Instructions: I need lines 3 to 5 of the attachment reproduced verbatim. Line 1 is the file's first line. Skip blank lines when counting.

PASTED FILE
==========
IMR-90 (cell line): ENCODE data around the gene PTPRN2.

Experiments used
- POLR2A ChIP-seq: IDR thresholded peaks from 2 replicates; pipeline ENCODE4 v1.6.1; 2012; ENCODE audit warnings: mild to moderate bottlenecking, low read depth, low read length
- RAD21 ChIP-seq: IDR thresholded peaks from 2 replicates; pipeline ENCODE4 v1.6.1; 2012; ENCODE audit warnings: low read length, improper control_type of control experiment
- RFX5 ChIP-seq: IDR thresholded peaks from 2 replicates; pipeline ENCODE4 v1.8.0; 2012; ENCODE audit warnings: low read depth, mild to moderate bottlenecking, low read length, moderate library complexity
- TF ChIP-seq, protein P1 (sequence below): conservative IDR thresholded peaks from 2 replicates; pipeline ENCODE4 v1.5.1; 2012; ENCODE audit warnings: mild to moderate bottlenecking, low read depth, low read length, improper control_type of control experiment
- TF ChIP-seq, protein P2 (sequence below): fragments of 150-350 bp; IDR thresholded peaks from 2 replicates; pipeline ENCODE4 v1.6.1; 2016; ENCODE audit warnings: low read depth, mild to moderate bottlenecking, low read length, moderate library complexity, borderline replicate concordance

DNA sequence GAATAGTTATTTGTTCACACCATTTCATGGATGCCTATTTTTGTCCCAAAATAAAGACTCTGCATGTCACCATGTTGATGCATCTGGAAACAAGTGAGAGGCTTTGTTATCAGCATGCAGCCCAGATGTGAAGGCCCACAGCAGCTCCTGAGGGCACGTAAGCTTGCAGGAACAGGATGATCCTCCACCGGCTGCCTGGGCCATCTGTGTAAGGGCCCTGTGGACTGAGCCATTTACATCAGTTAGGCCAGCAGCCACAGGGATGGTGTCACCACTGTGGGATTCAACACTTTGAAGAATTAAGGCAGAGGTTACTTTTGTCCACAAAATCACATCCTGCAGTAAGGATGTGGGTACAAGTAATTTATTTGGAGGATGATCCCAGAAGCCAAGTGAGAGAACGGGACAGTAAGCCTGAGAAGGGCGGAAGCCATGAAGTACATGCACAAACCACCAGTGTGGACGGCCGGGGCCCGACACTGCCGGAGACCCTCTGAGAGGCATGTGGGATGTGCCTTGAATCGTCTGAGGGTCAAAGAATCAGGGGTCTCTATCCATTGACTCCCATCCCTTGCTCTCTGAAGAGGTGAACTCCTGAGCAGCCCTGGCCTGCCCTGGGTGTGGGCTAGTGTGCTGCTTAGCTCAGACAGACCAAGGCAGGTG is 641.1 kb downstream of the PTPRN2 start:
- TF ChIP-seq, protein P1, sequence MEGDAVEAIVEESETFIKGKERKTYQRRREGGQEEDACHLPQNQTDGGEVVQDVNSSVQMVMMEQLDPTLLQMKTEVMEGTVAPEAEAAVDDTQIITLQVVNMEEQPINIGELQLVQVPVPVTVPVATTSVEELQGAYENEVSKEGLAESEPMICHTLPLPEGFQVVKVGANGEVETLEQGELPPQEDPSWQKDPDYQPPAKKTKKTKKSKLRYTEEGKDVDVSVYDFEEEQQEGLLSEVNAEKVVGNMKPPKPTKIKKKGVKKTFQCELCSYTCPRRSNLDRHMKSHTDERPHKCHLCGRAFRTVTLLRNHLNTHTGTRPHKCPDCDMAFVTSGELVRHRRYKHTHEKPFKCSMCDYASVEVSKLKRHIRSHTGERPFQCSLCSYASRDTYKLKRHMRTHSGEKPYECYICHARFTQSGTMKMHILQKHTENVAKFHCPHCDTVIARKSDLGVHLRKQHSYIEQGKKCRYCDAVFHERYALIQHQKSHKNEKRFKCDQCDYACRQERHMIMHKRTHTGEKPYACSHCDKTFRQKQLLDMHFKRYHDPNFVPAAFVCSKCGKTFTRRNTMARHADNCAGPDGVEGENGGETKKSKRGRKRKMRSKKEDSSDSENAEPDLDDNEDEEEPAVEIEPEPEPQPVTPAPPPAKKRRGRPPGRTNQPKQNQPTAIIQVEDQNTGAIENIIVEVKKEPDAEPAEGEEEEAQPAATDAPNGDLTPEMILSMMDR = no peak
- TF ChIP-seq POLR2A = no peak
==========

- POLR2A ChIP-seq: IDR thresholded peaks from 2 replicates; pipeline ENCODE4 v1.6.1; 2012; ENCODE audit warnings: mild to moderate bottlenecking, low read depth, low read length
- RAD21 ChIP-seq: IDR thresholded peaks from 2 replicates; pipeline ENCODE4 v1.6.1; 2012; ENCODE audit warnings: low read length, improper control_type of control experiment
- RFX5 ChIP-seq: IDR thresholded peaks from 2 replicates; pipeline ENCODE4 v1.8.0; 2012; ENCODE audit warnings: low read depth, mild to moderate bottlenecking, low read length, moderate library complexity